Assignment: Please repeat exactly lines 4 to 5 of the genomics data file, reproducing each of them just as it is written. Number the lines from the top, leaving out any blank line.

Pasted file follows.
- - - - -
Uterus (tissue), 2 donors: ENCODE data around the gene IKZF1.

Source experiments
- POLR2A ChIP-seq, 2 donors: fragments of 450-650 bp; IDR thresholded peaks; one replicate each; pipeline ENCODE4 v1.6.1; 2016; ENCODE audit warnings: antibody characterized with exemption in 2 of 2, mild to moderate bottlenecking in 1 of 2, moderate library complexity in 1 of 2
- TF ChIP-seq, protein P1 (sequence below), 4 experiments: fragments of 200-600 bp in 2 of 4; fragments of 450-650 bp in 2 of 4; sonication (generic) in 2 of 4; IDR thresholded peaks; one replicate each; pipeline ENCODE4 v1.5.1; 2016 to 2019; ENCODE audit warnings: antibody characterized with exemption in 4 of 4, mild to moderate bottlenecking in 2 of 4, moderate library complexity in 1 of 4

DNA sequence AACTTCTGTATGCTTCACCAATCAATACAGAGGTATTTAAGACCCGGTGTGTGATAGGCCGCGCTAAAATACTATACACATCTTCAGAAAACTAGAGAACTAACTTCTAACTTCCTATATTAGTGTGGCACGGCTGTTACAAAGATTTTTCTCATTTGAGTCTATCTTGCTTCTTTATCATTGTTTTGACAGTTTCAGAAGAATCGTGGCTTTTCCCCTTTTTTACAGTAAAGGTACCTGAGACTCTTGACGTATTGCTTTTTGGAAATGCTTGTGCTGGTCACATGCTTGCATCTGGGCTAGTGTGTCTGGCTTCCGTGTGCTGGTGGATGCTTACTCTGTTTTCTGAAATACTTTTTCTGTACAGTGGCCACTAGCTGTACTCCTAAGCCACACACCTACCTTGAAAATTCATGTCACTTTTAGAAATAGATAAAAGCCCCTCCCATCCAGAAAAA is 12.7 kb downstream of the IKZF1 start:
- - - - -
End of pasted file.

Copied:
- TF ChIP-seq, protein P1 (sequence below), 4 experiments: fragments of 200-600 bp in 2 of 4; fragments of 450-650 bp in 2 of 4; sonication (generic) in 2 of 4; IDR thresholded peaks; one replicate each; pipeline ENCODE4 v1.5.1; 2016 to 2019; ENCODE audit warnings: antibody characterized with exemption in 4 of 4, mild to moderate bottlenecking in 2 of 4, moderate library complexity in 1 of 4

DNA sequence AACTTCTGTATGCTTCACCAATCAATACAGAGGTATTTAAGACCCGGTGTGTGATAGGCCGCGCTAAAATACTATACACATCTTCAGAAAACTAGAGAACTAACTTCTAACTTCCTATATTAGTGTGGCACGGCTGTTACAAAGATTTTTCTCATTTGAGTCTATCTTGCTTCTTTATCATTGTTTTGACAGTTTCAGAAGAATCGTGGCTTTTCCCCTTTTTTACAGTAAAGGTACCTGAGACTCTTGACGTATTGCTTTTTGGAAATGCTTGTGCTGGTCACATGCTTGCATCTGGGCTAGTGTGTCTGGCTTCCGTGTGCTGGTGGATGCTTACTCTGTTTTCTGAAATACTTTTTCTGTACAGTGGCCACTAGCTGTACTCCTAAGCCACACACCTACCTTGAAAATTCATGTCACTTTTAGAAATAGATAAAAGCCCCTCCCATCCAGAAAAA is 12.7 kb downstream of the IKZF1 start: